Perfect Modals in English–Expressing Possibilities, or Regret
Perfect modal verbs in English work in similar ways to perfect verb tenses. We form them with the verb have and the past participle of the main verb. When we change an ordinary modal verb to a perfect modal, we change the meaning. In this posting I talk about how to form and use perfect modals. There will be many example sentences. The download at the end will give you additional practice using perfect modals.
What are perfect modals?
We form perfect modals with have and the past participle. We always use the following formula to make a statement with perfect modals:
subject + ordinary modal + have + past participle
To ask a question, we reverse the subject and the ordinary modal.
ordinary modal + subject + have + past participle
Perfect modals of ability, permission, and possibility
When ordinary modals become perfect modals, they often express possibility, even if the ordinary models suggested other things.
The ordinary modals of ability are can and could. The perfect modal of ability is could have + past participle. Look at this sentence:
This sentence has several meanings.
- He had the ability and/or permission in the past to drive himself to work.
- It is possible that he drive himself to work, but we are not 100% sure. In this case, could have…becomes a modal of possibility.
Now look at the negative.
This sentence also has two meanings.
- He did not have the ability and/or permission to drive himself to work.
- We are 100% sure that he did not drive himself to work. This is stronger than the same sentence in the affirmative.
Here is a question.
Perfect modal of permission and possibility
The ordinary modals pf permission are can and may. The ordinary modals or possibility are may and might. When these modals become perfect modals, they all become modals of possibility. Look at these sentences.
- Carlos may have fixed his car if he had had the chance. This is something that could have happened, but we are not sure. There is also some regret that he never had the chance to fix his car.
- I might (have studied harder if I had known that the test would be this hard. This also expresses possibility. I am not sure I would have studied harder, but it’s possible. Again, I regret not studying harder.
- She might not (may not) have come if she had known it would snow. We are not 100% certain that she would have stayed home because of the weather, but it is possible. She may regret goin out in the snow.
To ask a question, use would.
Perfect modals of advice
You may be familiar with the ordinary modals of advice, should, ought to, and had better. Look at these sentences when they are changed to perfect modals.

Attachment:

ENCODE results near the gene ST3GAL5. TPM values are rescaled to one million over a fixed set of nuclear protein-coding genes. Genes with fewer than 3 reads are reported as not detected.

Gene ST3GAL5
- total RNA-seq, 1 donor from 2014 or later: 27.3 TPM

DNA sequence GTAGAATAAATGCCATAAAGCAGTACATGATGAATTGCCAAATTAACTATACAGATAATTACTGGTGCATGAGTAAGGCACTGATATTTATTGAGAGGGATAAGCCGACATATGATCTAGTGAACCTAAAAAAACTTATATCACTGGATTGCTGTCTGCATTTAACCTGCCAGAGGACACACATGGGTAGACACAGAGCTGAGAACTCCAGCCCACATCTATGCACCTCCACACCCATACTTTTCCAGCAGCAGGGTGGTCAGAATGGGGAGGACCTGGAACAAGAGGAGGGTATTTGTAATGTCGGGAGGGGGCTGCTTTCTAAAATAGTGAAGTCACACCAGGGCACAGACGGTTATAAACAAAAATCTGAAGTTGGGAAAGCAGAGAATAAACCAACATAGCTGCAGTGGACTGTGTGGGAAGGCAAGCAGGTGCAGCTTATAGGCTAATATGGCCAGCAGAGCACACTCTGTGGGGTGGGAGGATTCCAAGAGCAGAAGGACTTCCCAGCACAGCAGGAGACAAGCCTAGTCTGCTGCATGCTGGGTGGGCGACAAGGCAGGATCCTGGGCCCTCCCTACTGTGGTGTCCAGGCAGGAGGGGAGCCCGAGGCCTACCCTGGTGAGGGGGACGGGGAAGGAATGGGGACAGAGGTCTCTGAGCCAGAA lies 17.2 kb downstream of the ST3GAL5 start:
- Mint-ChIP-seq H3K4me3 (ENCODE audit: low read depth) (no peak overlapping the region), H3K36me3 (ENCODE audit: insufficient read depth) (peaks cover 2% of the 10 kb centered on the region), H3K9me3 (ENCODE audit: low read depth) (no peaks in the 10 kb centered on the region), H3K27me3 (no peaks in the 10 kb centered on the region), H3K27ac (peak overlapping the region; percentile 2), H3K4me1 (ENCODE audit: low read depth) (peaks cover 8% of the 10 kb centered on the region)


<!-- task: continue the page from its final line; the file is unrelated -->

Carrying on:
- I should have called you before I left. This expresses regret that I did not call you.
- They ought to have finished working by now. This is a deduction or a conclusion. It is 8:00 pm. The workday is long over. We can also say, “They should have finished working by now.” The two sentences have the same meaning.
- He had better have paid the rent today! This is a strong statement meaning that if he did not pay the rent today, he may lose his home.
To ask a question, use should have.
The perfect modal would have
The perfect modal would have… is often used in a conditional sentence to express regret.
I would have bought a better car if I had known that this one would break down. This expresses regret that I bought the wrong car. The condition was that I did not know that the car I bought had problems.
This perfect modal can also express possibility when used in a question.
Perfect modals of necessity and obligation
The ordinary modals of necessity and obligation are must and have to. Let us see what happens when they become perfect modals.
- He must have seen the Statue of Liberty. He came to New York by ship. This is no longer a modal of necessity. It is now a deduction. Everyone who comes to New York by ship sees the Statue of Liberty, so I am sure that he saw it.
- She has to have read that book. Her professor assigns it every year. This is also a deduction.
- We must not have filled out the forms correctly. They didn’t process our credit card application. This is also a deduction. Not that we use must not for the negative, not mustn’t.
We ask a question with these perfect modals a little bit differently. We use the simple past tense. Since I am not sure of the answer, I am answering with a modal.